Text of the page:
Sestak and Democrats pin hopes in Pennsylvania on Philadelphia

Jon Ward Contributor
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PHILADELPHIA | Joe Sestak is trying so hard to turn out voters here that sometimes he doesn’t appear to know what he’s saying.

He walked into a storefront campaign call center in a northeast section of the city Monday afternoon to greet volunteers. After mentioning the graduation rates for black males and whites in this city (28 percent and 33 percent), the Democratic candidate for U.S. Senate – who won a seat in Congress in 2006 after a 31-year naval career – launched into a story.

“I tell people, as I go around, I can remember sitting there on the ground in Afghanistan for a very short mission, and it was short. There was a farmhouse late at night, a couple of Navy Seals, 2 a.m. in the morning looking out, no roof, broken windows,” Sestak said, taking small steps forward, backward and sideways as he talked.

“You look outside, and a little bit of repair, and we wouldn’t have to be here. You go around the streets, and you do a little bit of healing, and America has all the opportunity it needs for us to be great. And that’s what this race is about,” he said.

Sestak’s rambling near-incoherence – he told the volunteers he was at his tenth event of the day (it was his fifth) – is likely due at least in part to the frenetic pace he is keeping in the campaign’s final week. He knows the only way he can beat Republican Pat Toomey is to somehow rouse the hundreds of thousands of Democrat voters in the city of Brotherly Love to go to the polls on Nov. 2.

“This is going to be won by get out the vote,” he said. “Enthusiasm gap? Stop the whining. What’s the problem? You got to convince them? Let’s do it.”

He then walked to a few small storefront businesses – a mini-mart, a takeout, etc. – to shake hands with store owners, before dashing to a train station for more hand shaking.

Sestak, who came from behind in the primary to unseat incumbent Sen. Arlen Specter, has been closing on Toomey in the polls. But he faces an uphill challenge in overcoming the national mood, which is expected to bring unusual numbers of Republicans to the polls. Dissatisfaction with President Obama and his agenda will also likely mean a good number of votes for Republican candidates from the large numbers of moderate Democrats in Pennsylvania.

And if Pennsylvania were to go back to Republicans, it would put them one important seat closer to picking up 10 in all, and control of the Senate. Thus the high stakes, and the focus on Philly.

Philadelphia is a treasure trove of voters for a Democrat candidate: they outnumber Republicans 832,256 to 136,657. They are one-fifth of the entire state’s 4.3 million Democrats, though much less than half of Philadelphia Democrats usually vote. There are 3.1 million registered Republicans statewide.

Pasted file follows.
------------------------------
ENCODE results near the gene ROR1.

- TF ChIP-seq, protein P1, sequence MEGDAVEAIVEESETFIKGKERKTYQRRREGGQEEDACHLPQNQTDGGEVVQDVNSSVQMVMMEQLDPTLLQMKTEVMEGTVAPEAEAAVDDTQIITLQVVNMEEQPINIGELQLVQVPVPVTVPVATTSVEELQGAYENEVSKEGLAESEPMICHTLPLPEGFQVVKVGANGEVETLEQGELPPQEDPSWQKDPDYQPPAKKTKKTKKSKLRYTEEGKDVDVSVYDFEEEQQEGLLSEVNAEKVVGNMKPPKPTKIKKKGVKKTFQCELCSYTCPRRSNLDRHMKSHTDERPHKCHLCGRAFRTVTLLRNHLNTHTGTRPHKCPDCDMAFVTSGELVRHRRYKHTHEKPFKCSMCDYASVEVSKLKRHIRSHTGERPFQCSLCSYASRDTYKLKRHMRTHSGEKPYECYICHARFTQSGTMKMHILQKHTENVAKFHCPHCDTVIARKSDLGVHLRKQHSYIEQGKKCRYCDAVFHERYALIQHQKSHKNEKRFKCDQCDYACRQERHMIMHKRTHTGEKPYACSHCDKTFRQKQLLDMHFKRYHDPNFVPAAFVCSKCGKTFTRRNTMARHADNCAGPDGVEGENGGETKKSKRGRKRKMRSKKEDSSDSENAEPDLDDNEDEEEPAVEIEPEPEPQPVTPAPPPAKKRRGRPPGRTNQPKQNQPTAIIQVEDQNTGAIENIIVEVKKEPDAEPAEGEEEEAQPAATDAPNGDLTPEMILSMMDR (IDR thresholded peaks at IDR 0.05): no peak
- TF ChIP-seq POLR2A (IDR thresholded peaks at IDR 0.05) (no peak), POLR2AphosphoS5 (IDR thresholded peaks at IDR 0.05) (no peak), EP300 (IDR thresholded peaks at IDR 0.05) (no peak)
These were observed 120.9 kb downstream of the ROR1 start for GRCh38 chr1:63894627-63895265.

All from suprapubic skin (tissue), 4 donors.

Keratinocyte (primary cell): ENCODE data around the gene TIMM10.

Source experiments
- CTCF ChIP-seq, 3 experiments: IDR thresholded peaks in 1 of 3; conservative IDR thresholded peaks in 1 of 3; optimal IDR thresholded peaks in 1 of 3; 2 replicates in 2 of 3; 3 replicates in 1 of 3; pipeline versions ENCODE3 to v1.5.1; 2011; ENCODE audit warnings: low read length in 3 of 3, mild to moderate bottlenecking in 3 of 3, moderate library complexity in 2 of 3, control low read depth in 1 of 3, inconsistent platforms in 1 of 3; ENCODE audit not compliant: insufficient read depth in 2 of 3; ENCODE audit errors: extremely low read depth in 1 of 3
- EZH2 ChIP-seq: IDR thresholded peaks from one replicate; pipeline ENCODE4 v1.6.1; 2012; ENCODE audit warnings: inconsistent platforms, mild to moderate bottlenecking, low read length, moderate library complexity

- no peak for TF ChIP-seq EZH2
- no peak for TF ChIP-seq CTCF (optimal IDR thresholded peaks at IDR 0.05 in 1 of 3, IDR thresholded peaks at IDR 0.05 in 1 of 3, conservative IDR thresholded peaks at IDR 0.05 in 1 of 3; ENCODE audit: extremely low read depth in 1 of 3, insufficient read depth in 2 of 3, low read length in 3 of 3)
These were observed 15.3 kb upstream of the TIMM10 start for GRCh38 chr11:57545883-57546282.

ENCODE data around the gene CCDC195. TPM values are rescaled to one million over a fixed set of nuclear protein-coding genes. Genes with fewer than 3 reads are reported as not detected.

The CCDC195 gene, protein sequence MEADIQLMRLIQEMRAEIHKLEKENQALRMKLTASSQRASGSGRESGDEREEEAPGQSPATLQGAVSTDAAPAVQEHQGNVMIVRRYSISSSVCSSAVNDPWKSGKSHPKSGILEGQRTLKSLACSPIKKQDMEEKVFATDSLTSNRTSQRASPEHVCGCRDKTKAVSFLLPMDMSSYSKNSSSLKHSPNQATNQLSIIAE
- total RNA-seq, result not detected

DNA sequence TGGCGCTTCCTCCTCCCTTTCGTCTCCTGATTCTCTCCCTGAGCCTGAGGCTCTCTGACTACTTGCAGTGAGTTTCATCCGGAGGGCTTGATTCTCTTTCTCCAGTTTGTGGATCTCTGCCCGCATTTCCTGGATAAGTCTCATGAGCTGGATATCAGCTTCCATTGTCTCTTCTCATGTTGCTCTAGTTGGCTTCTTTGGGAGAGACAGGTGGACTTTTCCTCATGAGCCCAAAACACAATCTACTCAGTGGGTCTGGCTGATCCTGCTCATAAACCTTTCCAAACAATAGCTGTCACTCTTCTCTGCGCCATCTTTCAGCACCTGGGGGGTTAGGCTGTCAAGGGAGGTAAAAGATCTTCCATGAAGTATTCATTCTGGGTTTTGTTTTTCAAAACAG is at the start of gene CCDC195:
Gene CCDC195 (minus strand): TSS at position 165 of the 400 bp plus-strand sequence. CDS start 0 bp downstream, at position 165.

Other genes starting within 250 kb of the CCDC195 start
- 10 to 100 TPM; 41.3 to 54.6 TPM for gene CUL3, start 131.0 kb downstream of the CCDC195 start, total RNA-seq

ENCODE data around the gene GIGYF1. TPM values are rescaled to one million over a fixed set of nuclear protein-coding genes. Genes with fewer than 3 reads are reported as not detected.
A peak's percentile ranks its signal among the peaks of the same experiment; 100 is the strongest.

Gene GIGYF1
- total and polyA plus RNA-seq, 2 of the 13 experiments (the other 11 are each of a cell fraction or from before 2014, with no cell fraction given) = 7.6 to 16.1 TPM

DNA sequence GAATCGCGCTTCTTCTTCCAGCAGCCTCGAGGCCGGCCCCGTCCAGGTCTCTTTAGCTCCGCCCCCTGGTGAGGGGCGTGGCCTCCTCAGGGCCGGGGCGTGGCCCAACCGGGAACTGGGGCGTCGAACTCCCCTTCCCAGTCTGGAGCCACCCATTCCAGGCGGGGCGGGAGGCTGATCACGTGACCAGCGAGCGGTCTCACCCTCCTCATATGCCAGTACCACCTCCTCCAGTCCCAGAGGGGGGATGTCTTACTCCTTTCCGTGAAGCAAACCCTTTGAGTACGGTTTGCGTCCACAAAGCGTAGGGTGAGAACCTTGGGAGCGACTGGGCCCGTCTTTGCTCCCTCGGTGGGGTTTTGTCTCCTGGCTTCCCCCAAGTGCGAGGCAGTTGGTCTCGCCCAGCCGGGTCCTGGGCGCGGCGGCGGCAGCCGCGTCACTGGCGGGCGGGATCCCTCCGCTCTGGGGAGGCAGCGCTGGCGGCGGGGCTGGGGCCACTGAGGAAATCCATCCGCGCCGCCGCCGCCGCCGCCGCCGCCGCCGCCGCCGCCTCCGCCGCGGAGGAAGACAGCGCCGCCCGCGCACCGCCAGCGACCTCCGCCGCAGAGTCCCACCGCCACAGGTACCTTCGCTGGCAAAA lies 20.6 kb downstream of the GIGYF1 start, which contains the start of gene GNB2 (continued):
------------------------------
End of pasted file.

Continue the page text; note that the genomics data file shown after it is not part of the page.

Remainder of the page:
Sestak is spending much of his time here. He has five events in Philadelphia Tuesday alone between 6 a.m. and 12:15 p.m.

President Obama will be here again on Saturday for another rally on the heels of a campaign stop earlier this month. First lady Michelle Obama will come here Monday. Other major national Democrats are also expected.

In 2006, Sen. Robert Casey unseated incumbent Republican Sen. Rick Santorum by a large margin, receiving 2.4 million votes to Santorum’s 1.7 million. Philadelphia gave Casey 357,057 votes, while Santorum got only 67,452 ballots in his favor.

Republicans believe if they can narrow that margin, partially through tallying around 75,000 votes in Philadelphia, that will be key to helping them hold Sestak off.

And then there are the four collar counties around Philadelphia, which Toomey is counting on to give him big numbers. The registration numbers here are much more even: 753,477 Democrats to 740,696 Republicans.

“They have the ability to go either way. They’re available,” Toomey said in an interview Monday evening in Quakertown, a town of just over 8,000 located roughly an hour north of Philadelphia in Bucks County, one of the collar counties.

The other major cache of votes in the state is in Allegheny County, on the western side of the state, where there are 560,377 Democrats and 243,491 Republicans.

Toomey walked into the GOP headquarters in Quakertown with his wife Kris, and greeted about 25 volunteers. It was his third public event of the day. Toomey, a former congressman, was serenely confident.

He noted that his wife had delivered their third child, a boy, only five months before, and said she was “really looking forward to this being done.”

“The good news is, it’s going to work out right. I really think so,” Toomey said. “The race isn’t over. We don’t have it wrapped up. We certainly can’t ease up but we’re probably going to win if we keep working hard the way you have been.”

He railed against Obama and his policies, blaming them for exacerbating the economic recession.

“You look at this agenda that they have inflicted on us – serial bailouts, nationalizing whole industries, spending money on a scale we’ve never seen before, corresponding deficits and debt that are completely unsustainable, cap and trade, card check and government run health care – is it any wonder we don’t have a recovery going? This is what’s preventing it,” Toomey said to nods of agreement.

Before finishing, he cautioned his supporters.

“There’s nothing inevitable. We have to earn this.”

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